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Editor’s Note: How we talk among ourselves

Again I’ve been told our farm business focus means Country Guide has stopped writing for real farmers, which is to say that if you read us, you’re no longer playing for the home team.

To be honest, the charge doesn’t come up all that often. I had expected it to come up more.

Still, it’s worth looking at for its own sake, and also for a second reason. While agriculture today pours resources and effort into talking to consumers, we too rarely think about how we talk to each other.

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Tom Button
Tom Button
Tom Button

Before going any further, can I say once more how impressed I am by the generosity of the farmers we interview. The easiest thing in the world would be for them to say no thanks, but when we explain why we want to talk to them, the answer is almost always, “How do we do it?”

If you think it’s vanity, I suggest putting yourselves in their shoes. We ask personal questions — often deeply personal questions on sensitive family subjects, and farmers answer them.

Our farmers also know that any story we do is going to be read by their neighbours and relations, not always with perfect charity.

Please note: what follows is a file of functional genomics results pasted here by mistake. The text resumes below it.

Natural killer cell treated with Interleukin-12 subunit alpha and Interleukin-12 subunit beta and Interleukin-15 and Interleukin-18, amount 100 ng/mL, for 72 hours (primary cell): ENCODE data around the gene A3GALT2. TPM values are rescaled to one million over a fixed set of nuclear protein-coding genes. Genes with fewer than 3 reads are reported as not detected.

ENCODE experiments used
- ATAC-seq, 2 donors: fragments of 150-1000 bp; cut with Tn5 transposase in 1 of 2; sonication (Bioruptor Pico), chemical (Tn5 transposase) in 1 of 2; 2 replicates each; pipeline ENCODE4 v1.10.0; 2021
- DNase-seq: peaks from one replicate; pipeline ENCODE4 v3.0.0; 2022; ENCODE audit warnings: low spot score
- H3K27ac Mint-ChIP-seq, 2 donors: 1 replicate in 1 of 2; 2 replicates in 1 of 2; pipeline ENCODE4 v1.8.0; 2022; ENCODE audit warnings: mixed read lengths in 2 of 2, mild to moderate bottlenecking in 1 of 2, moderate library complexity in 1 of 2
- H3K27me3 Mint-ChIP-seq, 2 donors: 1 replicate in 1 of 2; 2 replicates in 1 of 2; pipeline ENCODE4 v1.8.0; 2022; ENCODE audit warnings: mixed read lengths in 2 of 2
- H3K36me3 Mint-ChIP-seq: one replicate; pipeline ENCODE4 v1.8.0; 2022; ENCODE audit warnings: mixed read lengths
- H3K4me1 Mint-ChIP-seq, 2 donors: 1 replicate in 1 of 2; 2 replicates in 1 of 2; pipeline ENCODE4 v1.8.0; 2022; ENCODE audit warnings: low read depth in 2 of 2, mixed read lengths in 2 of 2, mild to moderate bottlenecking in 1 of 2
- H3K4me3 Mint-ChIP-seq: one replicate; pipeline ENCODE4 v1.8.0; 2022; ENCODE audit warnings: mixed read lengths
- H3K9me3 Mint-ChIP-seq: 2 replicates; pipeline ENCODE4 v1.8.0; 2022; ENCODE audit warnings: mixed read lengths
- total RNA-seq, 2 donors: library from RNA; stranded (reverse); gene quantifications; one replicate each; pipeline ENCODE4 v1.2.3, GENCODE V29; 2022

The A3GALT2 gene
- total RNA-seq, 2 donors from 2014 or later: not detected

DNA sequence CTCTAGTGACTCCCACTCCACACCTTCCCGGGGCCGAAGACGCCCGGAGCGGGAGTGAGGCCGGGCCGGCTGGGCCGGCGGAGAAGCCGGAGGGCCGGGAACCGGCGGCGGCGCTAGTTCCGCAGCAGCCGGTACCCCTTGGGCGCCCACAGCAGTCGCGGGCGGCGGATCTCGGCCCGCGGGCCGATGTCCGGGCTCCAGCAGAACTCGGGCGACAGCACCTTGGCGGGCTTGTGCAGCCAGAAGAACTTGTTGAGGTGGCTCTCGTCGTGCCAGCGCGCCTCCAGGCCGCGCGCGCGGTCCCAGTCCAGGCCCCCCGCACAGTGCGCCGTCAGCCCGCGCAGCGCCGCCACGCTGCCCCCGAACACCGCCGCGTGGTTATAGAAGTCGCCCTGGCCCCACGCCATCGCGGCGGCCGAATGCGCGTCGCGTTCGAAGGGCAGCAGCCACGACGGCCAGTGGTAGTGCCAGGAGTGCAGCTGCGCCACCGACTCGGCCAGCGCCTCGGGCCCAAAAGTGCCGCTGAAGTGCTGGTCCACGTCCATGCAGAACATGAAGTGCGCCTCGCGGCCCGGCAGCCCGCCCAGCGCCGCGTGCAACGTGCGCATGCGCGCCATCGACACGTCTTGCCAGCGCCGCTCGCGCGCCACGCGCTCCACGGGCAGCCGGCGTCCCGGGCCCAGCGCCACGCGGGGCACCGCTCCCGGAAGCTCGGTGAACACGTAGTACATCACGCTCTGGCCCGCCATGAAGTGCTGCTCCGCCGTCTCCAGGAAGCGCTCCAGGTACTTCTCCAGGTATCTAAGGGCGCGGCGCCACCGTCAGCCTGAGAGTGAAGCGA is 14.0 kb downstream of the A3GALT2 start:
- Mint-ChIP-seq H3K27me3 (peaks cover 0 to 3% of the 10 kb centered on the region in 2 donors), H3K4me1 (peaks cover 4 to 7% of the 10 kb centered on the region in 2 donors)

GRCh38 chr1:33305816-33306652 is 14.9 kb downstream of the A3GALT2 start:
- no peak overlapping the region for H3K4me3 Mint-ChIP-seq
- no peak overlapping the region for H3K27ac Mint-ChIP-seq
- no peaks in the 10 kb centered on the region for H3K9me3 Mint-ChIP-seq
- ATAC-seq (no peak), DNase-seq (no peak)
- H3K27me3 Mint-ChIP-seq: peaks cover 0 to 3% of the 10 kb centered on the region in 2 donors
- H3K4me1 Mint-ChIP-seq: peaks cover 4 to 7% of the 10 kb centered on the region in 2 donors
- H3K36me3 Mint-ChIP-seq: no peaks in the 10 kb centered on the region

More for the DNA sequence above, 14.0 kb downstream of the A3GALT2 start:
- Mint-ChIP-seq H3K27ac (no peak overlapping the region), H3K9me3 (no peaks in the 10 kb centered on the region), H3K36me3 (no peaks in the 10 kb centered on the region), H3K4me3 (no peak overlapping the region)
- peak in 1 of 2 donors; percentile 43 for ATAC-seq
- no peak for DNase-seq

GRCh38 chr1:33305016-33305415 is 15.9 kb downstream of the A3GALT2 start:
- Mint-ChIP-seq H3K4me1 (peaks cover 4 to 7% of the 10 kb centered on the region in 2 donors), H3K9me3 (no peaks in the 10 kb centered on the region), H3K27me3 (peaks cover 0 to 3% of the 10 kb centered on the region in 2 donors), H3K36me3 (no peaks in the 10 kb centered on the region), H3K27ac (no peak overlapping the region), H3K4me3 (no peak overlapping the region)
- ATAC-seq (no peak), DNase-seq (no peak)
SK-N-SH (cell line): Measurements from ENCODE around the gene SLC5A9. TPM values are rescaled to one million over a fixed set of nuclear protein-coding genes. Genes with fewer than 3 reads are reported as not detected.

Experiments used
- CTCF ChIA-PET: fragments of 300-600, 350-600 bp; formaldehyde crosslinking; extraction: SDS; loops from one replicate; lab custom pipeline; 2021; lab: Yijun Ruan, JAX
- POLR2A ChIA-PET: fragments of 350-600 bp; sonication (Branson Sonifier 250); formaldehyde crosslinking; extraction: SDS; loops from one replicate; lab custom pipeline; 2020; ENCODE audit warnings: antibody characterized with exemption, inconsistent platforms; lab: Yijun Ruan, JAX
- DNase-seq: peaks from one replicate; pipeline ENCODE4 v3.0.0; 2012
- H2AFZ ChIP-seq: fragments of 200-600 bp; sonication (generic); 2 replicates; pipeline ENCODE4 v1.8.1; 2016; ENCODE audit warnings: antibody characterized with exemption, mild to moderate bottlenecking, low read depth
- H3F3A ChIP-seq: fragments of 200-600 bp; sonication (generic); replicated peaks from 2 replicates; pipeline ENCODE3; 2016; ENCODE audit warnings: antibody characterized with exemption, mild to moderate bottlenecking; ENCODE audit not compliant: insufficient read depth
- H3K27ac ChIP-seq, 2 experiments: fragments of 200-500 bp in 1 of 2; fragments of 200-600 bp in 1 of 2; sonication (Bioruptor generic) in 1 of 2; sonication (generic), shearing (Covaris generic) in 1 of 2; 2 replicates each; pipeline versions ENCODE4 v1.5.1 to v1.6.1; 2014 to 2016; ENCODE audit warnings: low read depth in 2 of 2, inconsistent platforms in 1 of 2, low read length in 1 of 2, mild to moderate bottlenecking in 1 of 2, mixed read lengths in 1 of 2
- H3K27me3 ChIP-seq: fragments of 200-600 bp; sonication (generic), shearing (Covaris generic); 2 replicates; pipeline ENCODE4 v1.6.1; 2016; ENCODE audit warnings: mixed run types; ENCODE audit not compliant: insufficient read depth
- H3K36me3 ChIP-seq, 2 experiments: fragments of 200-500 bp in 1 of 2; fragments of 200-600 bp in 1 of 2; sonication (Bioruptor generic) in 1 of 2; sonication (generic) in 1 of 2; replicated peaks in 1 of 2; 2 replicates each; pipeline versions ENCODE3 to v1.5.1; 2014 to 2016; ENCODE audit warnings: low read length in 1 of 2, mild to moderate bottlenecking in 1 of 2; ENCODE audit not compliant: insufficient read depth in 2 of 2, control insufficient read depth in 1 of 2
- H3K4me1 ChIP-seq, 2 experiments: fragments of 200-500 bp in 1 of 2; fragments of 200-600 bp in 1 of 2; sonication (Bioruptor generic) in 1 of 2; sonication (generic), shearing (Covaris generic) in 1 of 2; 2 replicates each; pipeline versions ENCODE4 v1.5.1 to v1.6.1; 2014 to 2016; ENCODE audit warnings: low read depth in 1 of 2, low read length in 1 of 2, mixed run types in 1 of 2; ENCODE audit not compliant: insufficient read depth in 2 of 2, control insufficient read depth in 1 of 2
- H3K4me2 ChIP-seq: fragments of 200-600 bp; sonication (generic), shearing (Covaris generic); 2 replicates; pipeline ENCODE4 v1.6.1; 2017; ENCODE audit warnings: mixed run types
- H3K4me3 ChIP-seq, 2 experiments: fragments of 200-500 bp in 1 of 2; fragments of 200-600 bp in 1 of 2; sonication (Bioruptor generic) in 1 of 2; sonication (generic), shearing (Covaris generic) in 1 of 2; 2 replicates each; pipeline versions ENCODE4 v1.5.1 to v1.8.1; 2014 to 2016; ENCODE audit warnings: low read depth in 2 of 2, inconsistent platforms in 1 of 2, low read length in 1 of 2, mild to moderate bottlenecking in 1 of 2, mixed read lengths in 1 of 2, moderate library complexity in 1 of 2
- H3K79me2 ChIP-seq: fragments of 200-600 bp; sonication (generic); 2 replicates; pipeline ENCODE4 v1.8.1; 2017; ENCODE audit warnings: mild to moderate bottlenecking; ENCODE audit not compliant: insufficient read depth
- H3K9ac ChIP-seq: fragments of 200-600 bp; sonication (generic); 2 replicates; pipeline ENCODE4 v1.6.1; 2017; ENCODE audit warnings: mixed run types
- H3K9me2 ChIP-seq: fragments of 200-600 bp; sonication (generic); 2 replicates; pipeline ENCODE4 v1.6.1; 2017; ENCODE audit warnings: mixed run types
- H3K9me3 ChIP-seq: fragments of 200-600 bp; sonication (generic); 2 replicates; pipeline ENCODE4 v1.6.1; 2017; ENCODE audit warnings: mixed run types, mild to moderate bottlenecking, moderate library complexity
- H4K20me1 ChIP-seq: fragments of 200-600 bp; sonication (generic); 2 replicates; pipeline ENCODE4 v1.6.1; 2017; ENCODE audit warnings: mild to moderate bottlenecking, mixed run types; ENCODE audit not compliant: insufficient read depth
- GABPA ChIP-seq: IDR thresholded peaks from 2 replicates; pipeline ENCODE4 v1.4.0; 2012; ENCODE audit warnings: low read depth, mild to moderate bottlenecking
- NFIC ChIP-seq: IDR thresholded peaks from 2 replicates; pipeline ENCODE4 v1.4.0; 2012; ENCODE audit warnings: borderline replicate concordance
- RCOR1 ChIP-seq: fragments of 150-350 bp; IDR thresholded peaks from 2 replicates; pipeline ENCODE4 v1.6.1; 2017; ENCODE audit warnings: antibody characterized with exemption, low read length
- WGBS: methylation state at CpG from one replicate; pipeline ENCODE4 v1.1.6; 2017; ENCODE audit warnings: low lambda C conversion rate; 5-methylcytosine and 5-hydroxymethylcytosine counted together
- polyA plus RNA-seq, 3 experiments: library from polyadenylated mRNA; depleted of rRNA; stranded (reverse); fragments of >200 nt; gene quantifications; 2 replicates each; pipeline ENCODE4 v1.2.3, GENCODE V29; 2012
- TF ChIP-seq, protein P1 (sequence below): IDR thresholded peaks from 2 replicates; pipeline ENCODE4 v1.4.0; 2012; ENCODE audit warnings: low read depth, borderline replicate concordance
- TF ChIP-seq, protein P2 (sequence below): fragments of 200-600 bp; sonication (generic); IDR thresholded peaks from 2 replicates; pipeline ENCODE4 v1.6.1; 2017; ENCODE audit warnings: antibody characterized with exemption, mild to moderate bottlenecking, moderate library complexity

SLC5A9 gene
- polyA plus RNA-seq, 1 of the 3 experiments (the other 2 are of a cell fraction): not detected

So, yes, it’s nice to be asked your opinion. But you wouldn’t give it if you didn’t think you were being part of the fine agricultural tradition of sharing with others just as they have shared with you.

Of course, readers will know without my saying that I’m deeply impressed too by the business energy and skill we find. I often talk in this space about farmers as “smart people making smart decisions.” Honestly, where would you go to find better?

Yet I also believe in an 80:20 rule. Any successful farmer has to put 80 per cent of their effort into better field or barn performance, compared to 20 per cent into business strategizing, the same as any automotive executive or banker.

Still, that 20 per cent has enormous, lifetime consequences, for good or ill, and is surely worth the ink we give it, especially because we, like you, are finding that business and production management are overlapping more every day.

The one thing that is remaining constant are the core values — family, and pride. If I thought that harnessing their business talent meant that farmers would care less about family, or care less about the dignity of agriculture, I’d have another think too. But it doesn’t, and they haven’t.

The truth is, it’s one of the finest ways to think about agriculture — a diverse community united by their most closely held values.

It’s true across the generations, it’s true across the country, and it’s true among neighbours as well.

In fact, while we put so much emphasis on how we talk to consumers, we’d do well to get more practice at articulating how we see these core values at play around us.

Try it as an exercise. Pick a neighbour, especially one who takes a different approach than you, and then finish the sentence, “You can tell the Clarks have great farm values because…”

Are we getting it right? Let me know at [email protected].

About the author

Editor

Tom Button is editor of Country Guide magazine.

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